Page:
While trying to do an in-car magneto charge on a friend's 1913 Roadster I found a loose piece of metal lying on top of the magneto coil assembly. I removed it along with some chunks of band lint.
The piece is flat steel, slightly thicker than a hacksaw blade. It's about 2 inches long. I don't recognise the piece as a Model T part.
I made five attempts at the recharge but no luck. After pulling this piece out of the transmission I hoped the magneto recharge would finally work but to no avail. The magneto puts out 1 volt versus the previous .5 volt, but that's just not going to get it.
Does anybody recognise this metal piece, have any idea what it is or what it could have been used for?
I don't have a clue...any chance its a .035" feeler blade?
I didn't have the means to measure it at the time. It is smooth along the top edge (as pictured) but the bottom edge is rough, so it either got chewed on in the engine or more likely was cut and no finishing was done afterwards.
Ah! Could be some object someone accidentally dropped in the inspection port on the hogshead.
That piece probably has a smaller partner jabbed into the field coil windings somewhere.
The coil windings measured 0.9 Ohms on the 200 Ohm scale.
The owner tells me he has seen one coil is damaged by the starter bendix.
Is it cast ? With a curve like that I sure hope it's not a chunk out of a transmission drum.
You will probably need to replace or rewind the magneto coils, so the engine and transmission will need to come out. At that time you can do a thorough inspection to see what that piece is and where it came from. Then the fix will depend on what you find.
A piece of the longer style oil funnel?
It looks like a piece of a transmission drum to me.
Is it curved?
The piece is flat and not cast.
It is thicker than the steel used for the oil funnel.
Is it a broken shard from a magnet?
It looks like flat rolled steel, same thickness all the way across the 2 inch length.
I can't think of anything inside a T engine that it would likely be a part of? Likely an outside piece of junk dropped in at some point. There are of course a few inside possibles, piece torn off clutch disc, shim used to space the field coil from the flywheel? But it doesn't really look like those.
The really low voltage could be an indication of a short to ground part way around the field coils. It also could be the result of several other things. How sure are you about the lineup of the magnets and field coils when you tried your recharge? Polarity?
I am not a well versed expert on magnetics or recharging, but I know it can be tricky. I have done two over the years where I had a lot of trouble getting the magnets to accept the recharge. According to what I have and had read, the magnets should recharge in either polarity. But my experience says otherwise. In those two occasions, the magnets would not accept the charge in the direction I tried first. However, after I switched the recharge effort to the opposite polarity, they did accept the new recharge.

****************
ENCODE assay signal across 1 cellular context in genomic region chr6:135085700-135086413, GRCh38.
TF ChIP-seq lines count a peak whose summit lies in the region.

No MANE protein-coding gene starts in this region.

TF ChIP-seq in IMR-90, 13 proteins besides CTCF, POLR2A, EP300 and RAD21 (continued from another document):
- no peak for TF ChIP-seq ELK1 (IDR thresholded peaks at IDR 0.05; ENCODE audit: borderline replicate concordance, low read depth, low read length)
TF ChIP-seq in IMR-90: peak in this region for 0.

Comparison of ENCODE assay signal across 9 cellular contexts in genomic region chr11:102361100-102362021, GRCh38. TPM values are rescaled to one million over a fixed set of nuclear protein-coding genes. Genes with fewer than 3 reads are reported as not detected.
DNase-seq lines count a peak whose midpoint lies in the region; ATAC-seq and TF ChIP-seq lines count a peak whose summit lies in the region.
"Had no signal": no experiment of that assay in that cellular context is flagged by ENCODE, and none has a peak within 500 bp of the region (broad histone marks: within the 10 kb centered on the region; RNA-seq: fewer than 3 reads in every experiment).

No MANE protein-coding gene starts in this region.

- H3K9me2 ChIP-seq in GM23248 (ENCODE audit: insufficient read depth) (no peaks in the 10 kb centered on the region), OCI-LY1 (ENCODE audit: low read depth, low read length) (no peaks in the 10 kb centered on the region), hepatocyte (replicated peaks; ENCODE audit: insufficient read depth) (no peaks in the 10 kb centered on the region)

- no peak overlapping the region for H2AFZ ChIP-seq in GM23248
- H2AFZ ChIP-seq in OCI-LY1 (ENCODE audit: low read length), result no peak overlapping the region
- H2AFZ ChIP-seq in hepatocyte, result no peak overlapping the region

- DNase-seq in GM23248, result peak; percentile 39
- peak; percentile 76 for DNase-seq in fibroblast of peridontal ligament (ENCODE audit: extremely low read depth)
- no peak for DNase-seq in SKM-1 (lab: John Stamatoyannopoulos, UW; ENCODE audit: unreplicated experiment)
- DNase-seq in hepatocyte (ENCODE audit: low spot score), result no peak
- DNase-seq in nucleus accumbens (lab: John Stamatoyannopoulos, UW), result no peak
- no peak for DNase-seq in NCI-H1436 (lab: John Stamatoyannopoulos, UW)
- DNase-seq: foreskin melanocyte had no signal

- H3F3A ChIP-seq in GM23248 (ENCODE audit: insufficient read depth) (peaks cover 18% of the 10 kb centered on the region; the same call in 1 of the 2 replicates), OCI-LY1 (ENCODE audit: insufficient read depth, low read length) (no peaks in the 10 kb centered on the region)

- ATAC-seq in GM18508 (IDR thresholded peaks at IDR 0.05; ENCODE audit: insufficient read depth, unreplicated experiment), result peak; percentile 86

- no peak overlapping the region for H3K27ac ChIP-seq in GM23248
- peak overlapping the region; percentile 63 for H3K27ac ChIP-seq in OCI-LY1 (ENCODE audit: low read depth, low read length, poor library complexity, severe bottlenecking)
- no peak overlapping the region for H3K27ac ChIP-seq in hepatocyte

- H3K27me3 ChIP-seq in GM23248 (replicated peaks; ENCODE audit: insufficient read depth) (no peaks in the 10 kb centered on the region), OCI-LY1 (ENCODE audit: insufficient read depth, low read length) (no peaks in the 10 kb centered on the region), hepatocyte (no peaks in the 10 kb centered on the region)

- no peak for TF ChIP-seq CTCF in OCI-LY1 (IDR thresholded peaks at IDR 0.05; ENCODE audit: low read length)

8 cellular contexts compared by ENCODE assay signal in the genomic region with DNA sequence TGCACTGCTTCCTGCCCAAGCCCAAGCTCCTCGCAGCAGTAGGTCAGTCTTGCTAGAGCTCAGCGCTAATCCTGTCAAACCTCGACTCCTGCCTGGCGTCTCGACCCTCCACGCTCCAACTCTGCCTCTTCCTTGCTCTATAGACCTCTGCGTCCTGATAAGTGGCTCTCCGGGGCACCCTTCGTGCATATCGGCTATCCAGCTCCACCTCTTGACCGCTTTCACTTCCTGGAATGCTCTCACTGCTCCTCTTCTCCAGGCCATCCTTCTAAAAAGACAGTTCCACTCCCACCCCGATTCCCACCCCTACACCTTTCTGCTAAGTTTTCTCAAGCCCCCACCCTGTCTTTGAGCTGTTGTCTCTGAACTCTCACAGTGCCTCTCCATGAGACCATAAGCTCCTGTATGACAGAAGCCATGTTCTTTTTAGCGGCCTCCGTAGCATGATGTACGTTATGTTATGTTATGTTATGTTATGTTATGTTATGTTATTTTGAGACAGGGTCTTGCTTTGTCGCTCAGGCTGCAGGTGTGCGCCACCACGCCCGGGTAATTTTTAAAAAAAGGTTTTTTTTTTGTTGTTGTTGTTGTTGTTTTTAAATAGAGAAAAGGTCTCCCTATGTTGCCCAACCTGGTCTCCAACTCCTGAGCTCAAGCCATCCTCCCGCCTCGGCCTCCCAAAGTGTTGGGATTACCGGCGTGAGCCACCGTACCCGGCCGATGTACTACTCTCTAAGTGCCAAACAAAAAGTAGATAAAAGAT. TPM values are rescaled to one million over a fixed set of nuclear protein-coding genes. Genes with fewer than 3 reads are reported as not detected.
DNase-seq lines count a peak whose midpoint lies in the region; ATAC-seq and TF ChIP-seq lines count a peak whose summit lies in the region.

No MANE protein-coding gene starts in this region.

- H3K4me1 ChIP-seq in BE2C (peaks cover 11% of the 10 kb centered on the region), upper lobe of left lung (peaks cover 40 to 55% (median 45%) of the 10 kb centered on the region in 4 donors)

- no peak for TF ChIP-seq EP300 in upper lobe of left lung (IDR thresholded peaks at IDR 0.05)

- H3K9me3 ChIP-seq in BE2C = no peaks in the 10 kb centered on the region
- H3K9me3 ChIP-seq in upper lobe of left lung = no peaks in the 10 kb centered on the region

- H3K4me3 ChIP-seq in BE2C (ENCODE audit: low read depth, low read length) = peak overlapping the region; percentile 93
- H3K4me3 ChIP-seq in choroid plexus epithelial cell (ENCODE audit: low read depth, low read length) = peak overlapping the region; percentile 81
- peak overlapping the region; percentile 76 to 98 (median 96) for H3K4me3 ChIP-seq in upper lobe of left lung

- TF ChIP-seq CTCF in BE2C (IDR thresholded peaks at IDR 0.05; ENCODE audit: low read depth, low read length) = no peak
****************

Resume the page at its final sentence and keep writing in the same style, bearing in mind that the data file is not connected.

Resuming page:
One of those flywheels had likely been discharged (way in the past) by connecting wrong voltage onto the magneto post while the engine was running. The magnets were so completely discharged that I couldn't even determine what the polarity was. When I went to recharge them as a unit (like an in car recharge), numerous attempts resulted in only a slight ability to magnetically lift a small bolt (nowhere near the desired piston or small hammer). After several failed attempts, I simply reversed the polarity, changing nothing else, and hit it again. The polarity reversed back from what I had previously done, and the magnets would now hold a small hammer. Another couple shocks and the strength was up to where it was desired.
So, I don't know. What I have read said they should have recharged in either direction? But what I have seen makes me doubt that.
That is my experience with recharging these.
Most likely, however, is the field coil ring will need to be rebuilt.
It's been a long time since I recharged the magnets in the car, but this time it was especially elusive. Maybe I should have tried charging at the oposite polarity like you did Wayne...
I have been told by experts that it shouldn't work that way! But I have had it work that way twice now.
What didn't work was getting the magnets to self align with the coil ring by jacking up a rear wheel, removing spark plugs and engaging direct gear. Tried it 5 times but the flywheel never moved even a millimeter.
I retrieved several similar pieces from an engine I had. It is a piece of the steel lugs placed over the clutch drum disc bosses for more durability. Commonplace on the later drums but may have been placed on earlier drums as well. They have drained out with an oil change or get stuck to a magnet. Looks like your piece may have been chewed up when getting caught in the gears.
Apparently this 1913 is wearing a 1919 or later hogshead and a starter. If so, it's quite possible the owner is right about Bendix damage to the coil ring. Fixing that will require pulling the engine/transmission, as Norm says. That will be the time to inspect all the guts and see if the source of that chunk is evident.
Willard R's suggestion for what it may be sounds very likely to me. I didn't think of that one myself as I usually work on earlier Ts. I have had a couple later transmissions (and even one of the rare late narrow drums with the hardened lugs for the clutch), so when reminded, the dim glow light came on!
Some people like to put those late drums into their earlier Ts because the clutch usually works more smoothly.
A few years ago the replacement lugs were made wrong. They were breaking, could be one of those. Dan
If it's two inches long, it's not a shoe off the brake drum lug.